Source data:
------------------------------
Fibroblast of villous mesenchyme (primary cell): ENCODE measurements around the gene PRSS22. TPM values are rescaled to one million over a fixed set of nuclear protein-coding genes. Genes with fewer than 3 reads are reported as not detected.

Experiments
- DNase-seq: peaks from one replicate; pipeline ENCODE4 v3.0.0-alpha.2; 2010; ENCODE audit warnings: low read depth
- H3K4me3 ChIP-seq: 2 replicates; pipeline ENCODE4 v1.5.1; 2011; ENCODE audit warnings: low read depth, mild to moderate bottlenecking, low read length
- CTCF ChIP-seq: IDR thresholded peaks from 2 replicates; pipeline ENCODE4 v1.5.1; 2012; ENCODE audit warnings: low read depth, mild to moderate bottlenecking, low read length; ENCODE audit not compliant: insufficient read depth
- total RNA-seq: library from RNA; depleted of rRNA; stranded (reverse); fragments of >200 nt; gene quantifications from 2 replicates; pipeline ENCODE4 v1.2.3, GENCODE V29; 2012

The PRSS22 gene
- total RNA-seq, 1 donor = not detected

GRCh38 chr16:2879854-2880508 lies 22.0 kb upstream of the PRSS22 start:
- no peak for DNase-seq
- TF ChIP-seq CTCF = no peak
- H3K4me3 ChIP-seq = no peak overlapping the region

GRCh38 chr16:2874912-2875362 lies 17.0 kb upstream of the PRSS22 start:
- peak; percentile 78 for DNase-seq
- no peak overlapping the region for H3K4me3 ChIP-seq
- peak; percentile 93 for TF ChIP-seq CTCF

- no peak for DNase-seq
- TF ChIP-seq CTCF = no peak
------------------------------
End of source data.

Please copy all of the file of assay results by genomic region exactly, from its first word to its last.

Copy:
Fibroblast of villous mesenchyme (primary cell): ENCODE measurements around the gene PRSS22. TPM values are rescaled to one million over a fixed set of nuclear protein-coding genes. Genes with fewer than 3 reads are reported as not detected.

Experiments
- DNase-seq: peaks from one replicate; pipeline ENCODE4 v3.0.0-alpha.2; 2010; ENCODE audit warnings: low read depth
- H3K4me3 ChIP-seq: 2 replicates; pipeline ENCODE4 v1.5.1; 2011; ENCODE audit warnings: low read depth, mild to moderate bottlenecking, low read length
- CTCF ChIP-seq: IDR thresholded peaks from 2 replicates; pipeline ENCODE4 v1.5.1; 2012; ENCODE audit warnings: low read depth, mild to moderate bottlenecking, low read length; ENCODE audit not compliant: insufficient read depth
- total RNA-seq: library from RNA; depleted of rRNA; stranded (reverse); fragments of >200 nt; gene quantifications from 2 replicates; pipeline ENCODE4 v1.2.3, GENCODE V29; 2012

The PRSS22 gene
- total RNA-seq, 1 donor = not detected

GRCh38 chr16:2879854-2880508 lies 22.0 kb upstream of the PRSS22 start:
- no peak for DNase-seq
- TF ChIP-seq CTCF = no peak
- H3K4me3 ChIP-seq = no peak overlapping the region

GRCh38 chr16:2874912-2875362 lies 17.0 kb upstream of the PRSS22 start:
- peak; percentile 78 for DNase-seq
- no peak overlapping the region for H3K4me3 ChIP-seq
- peak; percentile 93 for TF ChIP-seq CTCF

- no peak for DNase-seq
- TF ChIP-seq CTCF = no peak